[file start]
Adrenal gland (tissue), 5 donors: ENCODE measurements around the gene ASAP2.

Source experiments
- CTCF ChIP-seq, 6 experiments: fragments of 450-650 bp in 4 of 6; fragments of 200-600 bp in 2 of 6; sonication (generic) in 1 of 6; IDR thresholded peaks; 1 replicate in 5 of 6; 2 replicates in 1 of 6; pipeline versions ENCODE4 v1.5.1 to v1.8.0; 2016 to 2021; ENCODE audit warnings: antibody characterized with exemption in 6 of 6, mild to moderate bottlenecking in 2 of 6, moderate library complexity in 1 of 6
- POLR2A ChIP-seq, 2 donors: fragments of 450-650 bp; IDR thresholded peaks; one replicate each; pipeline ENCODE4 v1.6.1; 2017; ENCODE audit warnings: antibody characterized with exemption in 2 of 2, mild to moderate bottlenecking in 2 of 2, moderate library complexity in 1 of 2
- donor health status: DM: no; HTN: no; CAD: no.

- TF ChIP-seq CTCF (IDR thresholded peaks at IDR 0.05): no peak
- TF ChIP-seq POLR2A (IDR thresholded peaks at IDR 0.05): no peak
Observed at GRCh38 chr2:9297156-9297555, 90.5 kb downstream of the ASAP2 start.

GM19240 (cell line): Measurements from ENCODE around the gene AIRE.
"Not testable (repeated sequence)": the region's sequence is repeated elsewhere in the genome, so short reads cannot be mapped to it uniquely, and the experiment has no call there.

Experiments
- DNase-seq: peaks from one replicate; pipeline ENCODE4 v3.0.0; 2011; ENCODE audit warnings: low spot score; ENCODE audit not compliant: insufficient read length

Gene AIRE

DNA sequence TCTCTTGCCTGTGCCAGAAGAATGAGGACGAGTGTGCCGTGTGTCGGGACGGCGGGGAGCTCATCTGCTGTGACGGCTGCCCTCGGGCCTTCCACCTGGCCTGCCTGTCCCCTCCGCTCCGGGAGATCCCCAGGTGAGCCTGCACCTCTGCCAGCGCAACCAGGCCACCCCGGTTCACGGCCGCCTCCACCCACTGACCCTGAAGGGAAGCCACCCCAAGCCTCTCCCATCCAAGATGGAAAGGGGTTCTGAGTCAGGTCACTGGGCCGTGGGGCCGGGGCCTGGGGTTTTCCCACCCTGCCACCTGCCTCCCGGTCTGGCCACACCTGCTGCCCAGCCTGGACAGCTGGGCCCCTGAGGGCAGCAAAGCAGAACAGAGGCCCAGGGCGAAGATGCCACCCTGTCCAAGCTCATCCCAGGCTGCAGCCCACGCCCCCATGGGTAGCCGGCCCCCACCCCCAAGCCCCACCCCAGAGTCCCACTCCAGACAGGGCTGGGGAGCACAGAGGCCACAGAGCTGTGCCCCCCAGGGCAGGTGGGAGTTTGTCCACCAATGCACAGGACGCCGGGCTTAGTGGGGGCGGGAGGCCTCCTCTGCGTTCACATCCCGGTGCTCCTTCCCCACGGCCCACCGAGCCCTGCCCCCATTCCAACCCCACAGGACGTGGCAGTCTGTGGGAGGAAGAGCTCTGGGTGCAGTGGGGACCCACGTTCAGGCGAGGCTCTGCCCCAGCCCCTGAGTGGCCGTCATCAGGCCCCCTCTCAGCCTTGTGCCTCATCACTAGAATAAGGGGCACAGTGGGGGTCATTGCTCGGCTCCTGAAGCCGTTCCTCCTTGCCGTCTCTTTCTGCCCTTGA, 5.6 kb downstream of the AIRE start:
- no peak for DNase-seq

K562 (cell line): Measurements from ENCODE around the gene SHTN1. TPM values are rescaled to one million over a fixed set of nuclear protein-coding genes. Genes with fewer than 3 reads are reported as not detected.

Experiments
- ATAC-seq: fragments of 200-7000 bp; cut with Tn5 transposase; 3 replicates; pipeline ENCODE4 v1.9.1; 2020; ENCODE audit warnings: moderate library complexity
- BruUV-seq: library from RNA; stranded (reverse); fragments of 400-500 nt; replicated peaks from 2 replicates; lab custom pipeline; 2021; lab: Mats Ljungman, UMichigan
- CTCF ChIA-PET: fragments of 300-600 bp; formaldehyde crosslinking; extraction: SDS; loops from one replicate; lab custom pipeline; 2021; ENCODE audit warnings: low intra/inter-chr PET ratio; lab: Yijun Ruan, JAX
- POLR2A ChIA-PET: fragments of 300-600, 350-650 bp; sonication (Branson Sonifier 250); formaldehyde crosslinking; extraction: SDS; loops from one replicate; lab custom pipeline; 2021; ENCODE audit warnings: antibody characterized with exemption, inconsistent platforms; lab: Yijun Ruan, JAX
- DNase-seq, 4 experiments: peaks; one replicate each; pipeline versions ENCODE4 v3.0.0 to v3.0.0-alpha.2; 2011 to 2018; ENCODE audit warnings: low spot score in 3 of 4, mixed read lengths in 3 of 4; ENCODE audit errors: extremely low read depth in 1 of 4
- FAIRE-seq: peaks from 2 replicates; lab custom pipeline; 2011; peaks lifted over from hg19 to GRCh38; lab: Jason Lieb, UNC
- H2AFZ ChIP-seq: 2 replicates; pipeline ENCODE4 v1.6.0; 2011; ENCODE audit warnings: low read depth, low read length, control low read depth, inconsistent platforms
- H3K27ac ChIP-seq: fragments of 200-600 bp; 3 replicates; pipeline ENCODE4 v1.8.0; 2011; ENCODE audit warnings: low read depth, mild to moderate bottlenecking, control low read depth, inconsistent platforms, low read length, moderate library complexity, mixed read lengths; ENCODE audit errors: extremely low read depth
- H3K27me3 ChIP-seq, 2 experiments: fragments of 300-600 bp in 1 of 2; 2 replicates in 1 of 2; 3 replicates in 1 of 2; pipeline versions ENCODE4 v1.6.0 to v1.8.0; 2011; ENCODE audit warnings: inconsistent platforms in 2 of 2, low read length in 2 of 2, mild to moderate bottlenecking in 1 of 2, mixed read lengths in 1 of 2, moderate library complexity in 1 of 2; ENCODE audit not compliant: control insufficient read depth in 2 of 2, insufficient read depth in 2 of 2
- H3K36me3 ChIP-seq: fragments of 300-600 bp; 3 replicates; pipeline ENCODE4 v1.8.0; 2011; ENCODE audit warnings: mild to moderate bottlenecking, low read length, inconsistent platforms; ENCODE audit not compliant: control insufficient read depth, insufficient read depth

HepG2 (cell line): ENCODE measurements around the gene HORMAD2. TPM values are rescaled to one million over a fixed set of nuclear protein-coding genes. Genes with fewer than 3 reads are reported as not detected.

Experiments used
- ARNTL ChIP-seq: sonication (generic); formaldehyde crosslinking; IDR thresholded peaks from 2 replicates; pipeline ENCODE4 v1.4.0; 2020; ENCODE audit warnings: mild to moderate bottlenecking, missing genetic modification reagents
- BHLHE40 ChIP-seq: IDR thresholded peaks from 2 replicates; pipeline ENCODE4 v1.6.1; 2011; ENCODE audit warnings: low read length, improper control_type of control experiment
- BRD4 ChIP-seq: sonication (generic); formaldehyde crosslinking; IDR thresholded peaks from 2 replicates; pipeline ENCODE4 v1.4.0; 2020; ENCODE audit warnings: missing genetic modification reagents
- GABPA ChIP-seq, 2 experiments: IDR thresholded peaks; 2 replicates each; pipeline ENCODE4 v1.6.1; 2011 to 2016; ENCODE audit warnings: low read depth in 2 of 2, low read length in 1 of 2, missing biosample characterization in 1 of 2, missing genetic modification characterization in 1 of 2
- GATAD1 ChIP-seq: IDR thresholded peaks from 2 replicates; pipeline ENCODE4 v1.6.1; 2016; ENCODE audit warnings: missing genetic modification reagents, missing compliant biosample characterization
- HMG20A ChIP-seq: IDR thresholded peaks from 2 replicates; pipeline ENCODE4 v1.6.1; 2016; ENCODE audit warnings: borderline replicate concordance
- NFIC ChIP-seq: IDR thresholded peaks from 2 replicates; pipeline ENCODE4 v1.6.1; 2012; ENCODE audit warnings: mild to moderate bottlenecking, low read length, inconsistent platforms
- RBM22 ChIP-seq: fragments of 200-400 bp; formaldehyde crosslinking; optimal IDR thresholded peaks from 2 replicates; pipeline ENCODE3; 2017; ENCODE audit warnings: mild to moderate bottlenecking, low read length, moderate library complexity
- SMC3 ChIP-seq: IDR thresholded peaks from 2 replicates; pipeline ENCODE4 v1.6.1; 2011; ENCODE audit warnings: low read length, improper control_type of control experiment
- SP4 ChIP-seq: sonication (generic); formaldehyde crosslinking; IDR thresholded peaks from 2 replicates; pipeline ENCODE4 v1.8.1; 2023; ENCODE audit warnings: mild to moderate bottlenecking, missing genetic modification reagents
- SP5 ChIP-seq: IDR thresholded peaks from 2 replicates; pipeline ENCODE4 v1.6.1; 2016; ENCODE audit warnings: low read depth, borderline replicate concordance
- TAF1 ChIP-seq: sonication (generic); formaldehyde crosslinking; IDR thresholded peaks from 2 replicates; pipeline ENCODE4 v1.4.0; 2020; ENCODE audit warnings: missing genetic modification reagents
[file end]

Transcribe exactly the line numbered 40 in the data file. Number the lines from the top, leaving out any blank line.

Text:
- SP5 ChIP-seq: IDR thresholded peaks from 2 replicates; pipeline ENCODE4 v1.6.1; 2016; ENCODE audit warnings: low read depth, borderline replicate concordance